Cyber crisis: A data breach rarely poses a physical threat to the victimised company, but it can lead to severe financial consequences for customers, suppliers and the company itself, as well as disastrous reputational harm to the company’s brand. The global average cost of a data breach is just over $3.6 millon.[5] The recent data breach suffered by Yahoo, in which over 1 billion records were compromised, resulted in $350 million being wiped off its value.[6] While the business is indeed a victim of cybercrime, it is frequently  perceived as a perpetrator of harm to its customers and suppliers for failing to sufficiently prevent cyber intrusion. Although the company may have taken reasonable steps to ward off network intrusions, hackers and professional criminals have clearly demonstrated that they can surmount these defences. A result may be that the company harbours a false sense of security about its networks, because of its investment in protection systems, making the organisation’s responsibility even greater when an intrusion ultimately does occur.

3.   SCOPE

Conventional crisis: A conventional crisis usually affects a geographically finite group of people—a company and its employees, a city, a state, a specific nation—who are at or close to the location of the crisis.

Cyber crisis: Data theft  or misuse may directly and immediately damage the finances and reputations of millions of customers, who are geographically far removed from the site of the breach. Additionally, an increasing number of cyber criminals are conducting blackmail attacks known as ‘ransomware’, in which they enter a corporate network and encrypt all of its files, making them inaccessible to the company. The criminals then seek to extort millions of bitcoins from the company in exchange for restoring access. The most notorious of these was the recent WannaCry attack, which impacted 74 different countries.[7] A number of different organisations have been effected, from NHS to FedEx and advertising giant WPP.


Conventional crisis: The communications team can take action immediately to respond to a conventional crisis, even as it continues to unfold. Status reports can be delivered in news conferences, websites can be updated, email and text messages can be dispatched to help keep people safe, as the crisis moves toward resolution and to project the organisation’s image of openness.

Cyber crisis: Immediate external crisis management communications, issued in response to the cyber intrusion, is not always the best practice. In fact, the action causing the crisis has likely been completed and what needs to be communicated is its potential impact on others. Resolution may be months away, but action in accordance with compliance laws may be required immediately. The recent popularity of ransomware means that criminals almost immediately announce that a company has been compromised. The attackers are owning the initial media narrative.


Conventional crisis: Many crisis plans focus on the facility and who should do what to prevent a physical crisis from spreading, whether it be fire, flood, terrorist, power outage or other source of harm. In these plans, everyone plays a role in getting the company up and running again, managing their functions and areas in the plant, office or institution.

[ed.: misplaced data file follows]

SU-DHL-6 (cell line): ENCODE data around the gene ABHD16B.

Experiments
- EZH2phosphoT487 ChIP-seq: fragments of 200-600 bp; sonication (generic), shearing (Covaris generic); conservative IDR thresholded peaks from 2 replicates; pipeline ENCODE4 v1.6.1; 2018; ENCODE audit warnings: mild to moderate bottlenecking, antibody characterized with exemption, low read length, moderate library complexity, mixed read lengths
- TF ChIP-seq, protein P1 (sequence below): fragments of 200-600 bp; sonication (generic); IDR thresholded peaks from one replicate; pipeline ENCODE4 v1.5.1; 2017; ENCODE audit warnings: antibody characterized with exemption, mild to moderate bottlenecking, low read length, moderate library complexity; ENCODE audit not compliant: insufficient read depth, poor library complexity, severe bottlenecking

Cyber crisis: While everyone is responsible for using safe procedures online, cyber threats can be directly handled only by a small group of people from IT, the C-suite and perhaps outside technical experts. Most managers and employees will have little, if anything, to do with restoring the organisation’s capabilities. Therefore, they may feel frustrated at being unable to assist in speeding recovery and a return to normal operations.


Conventional crisis: Communicators prepare messaging for a very small group of people, perhaps the media spokesperson, a backup person, and top officers who will be communicating with regulators and customers. All others are advised to refer anyone who asks about the crisis to one of these spokespersons.

Cyber crisis: The entire organisation needs to be prepped with messaging. If a retailer suffers a data breach, checkout clerks must be equipped with messaging when people ask about the security of using their debit cards. Offhand, unprepared remarks from employees can lead the company to  even deeper trouble. Yet saying nothing to inquiring customers can spark suspicions of guilt and the organisation not acting in their clients’ interests. Mass messaging must supplement executive messaging.


Conventional crisis: In every conventional crisis, a primary concern of company executives and investigators is to locate the root cause of the crisis and take action to forestall  repetition. This kind of assessment normally produces recommendations for changes in policies, procedures, ways to strengthen security systems and/or physical changes to the facility.

Cyber crisis: When a cyber-attack occurs, the cause of the crisis may be easily discovered, but implementing steps to prevent its recurrence—such as arresting the cyber criminals or blocking their activities—may not be possible. Breaches frequently originate half a world away, where UK law enforcement has no jurisdiction and where the individuals responsible may be nearly impossible to identify. Organised gangs of cyber criminals operate from countries, where British officials often have little or no political influence and where these criminals are not pursued by local governments.


Poorly executed communications strategies, and their resulting impacts, are now just another financial risk attached to the increasing level of cyber-crime.

Responding to the changes will involve carefully reviewing and amending existing crisis communications processes and procedures, to bring them in line with this new and impending threat.






[4] Source: Detica report in partnership with the office of cyber security and information assurance in the cabinet office




[8] TIA’s 2010-2017 ICT Market Review and Forecast, available at: